Sor Juana Inés de la Cruz was a Mexican intellectual who was born in 1648 and died in 1695. She was a poet, philosopher, and composer, and gained a considerable reputation during her own lifetime.
This portrait, usually attributed to Juan de Miranda, is thought to have been painted during her life or shortly afterwards, perhaps as early as the 1680s. She wears the habit of the Jeronymite order of nuns in Mexico City, including an escudo (the painting she wears around her neck), which appropriately enough depicts the Virgin reading. She is shown at her writing-desk, with three of her own works stacked by the inkwell, and her library on the shelves behind including texts by Aristotle, Natale Conti, and St Augustine.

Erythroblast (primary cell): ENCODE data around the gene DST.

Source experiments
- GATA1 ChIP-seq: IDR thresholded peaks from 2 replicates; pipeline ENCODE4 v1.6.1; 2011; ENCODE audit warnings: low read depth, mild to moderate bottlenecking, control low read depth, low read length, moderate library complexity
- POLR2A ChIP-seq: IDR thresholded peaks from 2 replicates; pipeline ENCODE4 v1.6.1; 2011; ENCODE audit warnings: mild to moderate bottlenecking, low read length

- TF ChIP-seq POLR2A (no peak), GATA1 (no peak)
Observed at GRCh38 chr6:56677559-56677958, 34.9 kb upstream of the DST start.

The portrait takes the conventions of the ‘scholar in his study’ genre, but centres Sor Juana as the commanding intellectual presence, hand poised in the act of writing. The study, it turns out, is not necessarily or inevitably a male space.